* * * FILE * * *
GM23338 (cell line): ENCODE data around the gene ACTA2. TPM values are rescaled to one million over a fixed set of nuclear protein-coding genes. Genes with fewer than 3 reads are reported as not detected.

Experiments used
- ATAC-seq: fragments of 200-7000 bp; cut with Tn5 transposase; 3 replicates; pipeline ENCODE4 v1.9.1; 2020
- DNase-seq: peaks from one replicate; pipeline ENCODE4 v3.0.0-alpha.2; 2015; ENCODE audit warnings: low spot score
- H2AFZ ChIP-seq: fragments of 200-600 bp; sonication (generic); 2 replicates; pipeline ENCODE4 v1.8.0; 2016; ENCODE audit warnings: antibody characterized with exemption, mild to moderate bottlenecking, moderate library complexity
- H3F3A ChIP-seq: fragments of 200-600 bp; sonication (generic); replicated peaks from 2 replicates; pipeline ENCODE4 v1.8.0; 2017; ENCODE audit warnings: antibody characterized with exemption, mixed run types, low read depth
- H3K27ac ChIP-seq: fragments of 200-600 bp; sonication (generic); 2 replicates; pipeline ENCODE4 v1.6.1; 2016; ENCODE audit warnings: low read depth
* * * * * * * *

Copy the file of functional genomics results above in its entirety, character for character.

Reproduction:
GM23338 (cell line): ENCODE data around the gene ACTA2. TPM values are rescaled to one million over a fixed set of nuclear protein-coding genes. Genes with fewer than 3 reads are reported as not detected.

Experiments used
- ATAC-seq: fragments of 200-7000 bp; cut with Tn5 transposase; 3 replicates; pipeline ENCODE4 v1.9.1; 2020
- DNase-seq: peaks from one replicate; pipeline ENCODE4 v3.0.0-alpha.2; 2015; ENCODE audit warnings: low spot score
- H2AFZ ChIP-seq: fragments of 200-600 bp; sonication (generic); 2 replicates; pipeline ENCODE4 v1.8.0; 2016; ENCODE audit warnings: antibody characterized with exemption, mild to moderate bottlenecking, moderate library complexity
- H3F3A ChIP-seq: fragments of 200-600 bp; sonication (generic); replicated peaks from 2 replicates; pipeline ENCODE4 v1.8.0; 2017; ENCODE audit warnings: antibody characterized with exemption, mixed run types, low read depth
- H3K27ac ChIP-seq: fragments of 200-600 bp; sonication (generic); 2 replicates; pipeline ENCODE4 v1.6.1; 2016; ENCODE audit warnings: low read depth